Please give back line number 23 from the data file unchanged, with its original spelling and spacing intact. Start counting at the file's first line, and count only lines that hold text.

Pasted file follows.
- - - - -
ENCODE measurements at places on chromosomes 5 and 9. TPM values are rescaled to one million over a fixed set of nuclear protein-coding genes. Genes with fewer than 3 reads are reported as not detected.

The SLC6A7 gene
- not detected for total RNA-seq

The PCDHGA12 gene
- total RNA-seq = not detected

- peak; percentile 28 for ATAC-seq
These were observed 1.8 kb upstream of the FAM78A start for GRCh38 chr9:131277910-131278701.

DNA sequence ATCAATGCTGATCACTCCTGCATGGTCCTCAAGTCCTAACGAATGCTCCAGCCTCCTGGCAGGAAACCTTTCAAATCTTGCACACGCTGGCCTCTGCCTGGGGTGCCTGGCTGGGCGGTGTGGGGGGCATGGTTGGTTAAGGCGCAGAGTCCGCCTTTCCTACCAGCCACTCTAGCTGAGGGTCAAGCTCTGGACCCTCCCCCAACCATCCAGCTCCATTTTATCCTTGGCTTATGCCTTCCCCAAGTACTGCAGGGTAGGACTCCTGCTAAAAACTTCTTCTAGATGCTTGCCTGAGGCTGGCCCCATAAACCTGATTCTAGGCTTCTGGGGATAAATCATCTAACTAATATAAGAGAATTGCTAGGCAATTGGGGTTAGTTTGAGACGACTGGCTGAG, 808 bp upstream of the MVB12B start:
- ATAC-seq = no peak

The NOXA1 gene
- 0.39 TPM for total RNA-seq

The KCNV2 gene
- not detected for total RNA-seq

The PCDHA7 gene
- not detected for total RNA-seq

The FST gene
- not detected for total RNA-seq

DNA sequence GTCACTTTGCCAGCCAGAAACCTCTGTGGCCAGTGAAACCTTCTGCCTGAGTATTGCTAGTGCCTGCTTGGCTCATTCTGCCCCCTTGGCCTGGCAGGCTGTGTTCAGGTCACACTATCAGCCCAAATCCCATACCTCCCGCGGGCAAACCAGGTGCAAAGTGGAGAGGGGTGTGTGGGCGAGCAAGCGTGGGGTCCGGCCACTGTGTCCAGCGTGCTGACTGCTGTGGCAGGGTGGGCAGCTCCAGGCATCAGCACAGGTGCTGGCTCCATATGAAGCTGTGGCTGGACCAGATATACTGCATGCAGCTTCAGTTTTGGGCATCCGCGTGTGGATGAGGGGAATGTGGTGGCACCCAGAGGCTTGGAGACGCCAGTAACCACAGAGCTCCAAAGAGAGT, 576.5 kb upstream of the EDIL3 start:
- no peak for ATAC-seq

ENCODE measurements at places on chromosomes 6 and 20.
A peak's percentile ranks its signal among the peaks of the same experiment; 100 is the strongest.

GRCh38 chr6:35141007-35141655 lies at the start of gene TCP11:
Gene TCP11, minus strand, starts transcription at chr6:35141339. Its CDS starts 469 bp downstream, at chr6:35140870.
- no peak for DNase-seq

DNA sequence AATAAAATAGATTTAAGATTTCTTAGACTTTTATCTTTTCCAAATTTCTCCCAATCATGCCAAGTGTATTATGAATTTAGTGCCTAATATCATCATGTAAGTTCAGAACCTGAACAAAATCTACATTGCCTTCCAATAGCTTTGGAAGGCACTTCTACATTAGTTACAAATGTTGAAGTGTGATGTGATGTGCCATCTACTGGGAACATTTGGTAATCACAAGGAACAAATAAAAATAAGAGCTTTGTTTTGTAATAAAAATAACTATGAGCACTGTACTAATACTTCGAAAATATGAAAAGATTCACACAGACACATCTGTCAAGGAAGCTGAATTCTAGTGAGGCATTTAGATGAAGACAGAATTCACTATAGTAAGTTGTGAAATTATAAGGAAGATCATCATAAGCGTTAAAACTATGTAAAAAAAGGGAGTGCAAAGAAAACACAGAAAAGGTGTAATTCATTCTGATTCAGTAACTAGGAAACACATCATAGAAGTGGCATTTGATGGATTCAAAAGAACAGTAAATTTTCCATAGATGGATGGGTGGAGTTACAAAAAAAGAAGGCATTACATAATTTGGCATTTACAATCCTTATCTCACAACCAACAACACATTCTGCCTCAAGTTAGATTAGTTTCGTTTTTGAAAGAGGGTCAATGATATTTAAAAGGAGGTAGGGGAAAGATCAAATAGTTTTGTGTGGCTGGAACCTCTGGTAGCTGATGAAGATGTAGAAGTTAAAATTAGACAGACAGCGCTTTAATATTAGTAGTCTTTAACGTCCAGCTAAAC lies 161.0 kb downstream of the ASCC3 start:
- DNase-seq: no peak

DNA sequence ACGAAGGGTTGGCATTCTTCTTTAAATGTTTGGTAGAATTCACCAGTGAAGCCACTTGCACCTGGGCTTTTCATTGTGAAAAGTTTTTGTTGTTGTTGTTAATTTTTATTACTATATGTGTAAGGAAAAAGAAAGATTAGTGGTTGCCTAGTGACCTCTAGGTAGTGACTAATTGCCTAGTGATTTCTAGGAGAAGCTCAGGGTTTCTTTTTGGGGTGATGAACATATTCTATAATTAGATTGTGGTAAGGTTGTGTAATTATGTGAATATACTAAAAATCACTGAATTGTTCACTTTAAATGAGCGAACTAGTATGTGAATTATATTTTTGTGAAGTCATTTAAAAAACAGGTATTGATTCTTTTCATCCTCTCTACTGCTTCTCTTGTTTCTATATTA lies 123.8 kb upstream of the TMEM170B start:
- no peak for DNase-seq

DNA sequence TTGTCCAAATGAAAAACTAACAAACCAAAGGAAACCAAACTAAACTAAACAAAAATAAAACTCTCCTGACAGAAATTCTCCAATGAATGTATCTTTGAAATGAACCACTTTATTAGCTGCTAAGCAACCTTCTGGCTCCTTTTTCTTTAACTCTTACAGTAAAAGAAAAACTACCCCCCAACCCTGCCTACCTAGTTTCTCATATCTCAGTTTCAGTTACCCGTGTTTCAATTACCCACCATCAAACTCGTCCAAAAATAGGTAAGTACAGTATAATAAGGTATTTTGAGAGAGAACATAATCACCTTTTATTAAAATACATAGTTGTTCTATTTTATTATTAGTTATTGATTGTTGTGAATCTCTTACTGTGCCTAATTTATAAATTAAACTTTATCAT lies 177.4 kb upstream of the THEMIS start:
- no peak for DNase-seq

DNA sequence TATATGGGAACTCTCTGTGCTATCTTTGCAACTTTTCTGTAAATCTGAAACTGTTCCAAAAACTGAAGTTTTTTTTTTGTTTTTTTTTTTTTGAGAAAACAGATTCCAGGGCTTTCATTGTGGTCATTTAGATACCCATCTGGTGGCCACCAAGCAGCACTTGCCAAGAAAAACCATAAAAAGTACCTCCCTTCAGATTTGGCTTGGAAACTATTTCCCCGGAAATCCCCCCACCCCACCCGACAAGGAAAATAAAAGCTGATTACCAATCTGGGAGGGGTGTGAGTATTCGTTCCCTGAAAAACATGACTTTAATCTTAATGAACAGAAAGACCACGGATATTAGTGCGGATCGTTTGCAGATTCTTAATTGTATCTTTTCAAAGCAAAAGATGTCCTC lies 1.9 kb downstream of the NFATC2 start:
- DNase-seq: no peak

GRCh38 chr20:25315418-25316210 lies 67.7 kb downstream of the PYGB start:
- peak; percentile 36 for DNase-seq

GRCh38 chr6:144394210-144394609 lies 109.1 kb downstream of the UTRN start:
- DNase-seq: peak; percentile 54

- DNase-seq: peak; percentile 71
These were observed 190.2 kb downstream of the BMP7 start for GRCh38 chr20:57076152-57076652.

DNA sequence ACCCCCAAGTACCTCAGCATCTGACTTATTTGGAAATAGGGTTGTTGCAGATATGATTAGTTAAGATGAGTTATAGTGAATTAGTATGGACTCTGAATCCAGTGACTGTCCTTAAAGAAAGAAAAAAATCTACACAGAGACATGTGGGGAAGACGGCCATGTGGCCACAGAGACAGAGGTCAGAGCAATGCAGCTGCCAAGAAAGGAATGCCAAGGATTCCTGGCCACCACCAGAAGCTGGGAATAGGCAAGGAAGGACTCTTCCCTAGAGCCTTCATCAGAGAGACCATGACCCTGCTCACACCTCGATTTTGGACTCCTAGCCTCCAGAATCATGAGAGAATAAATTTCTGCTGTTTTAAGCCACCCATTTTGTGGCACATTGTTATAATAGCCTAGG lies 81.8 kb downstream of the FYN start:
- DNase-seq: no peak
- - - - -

Gene TCP11, minus strand, starts transcription at chr6:35141339. Its CDS starts 469 bp downstream, at chr6:35140870.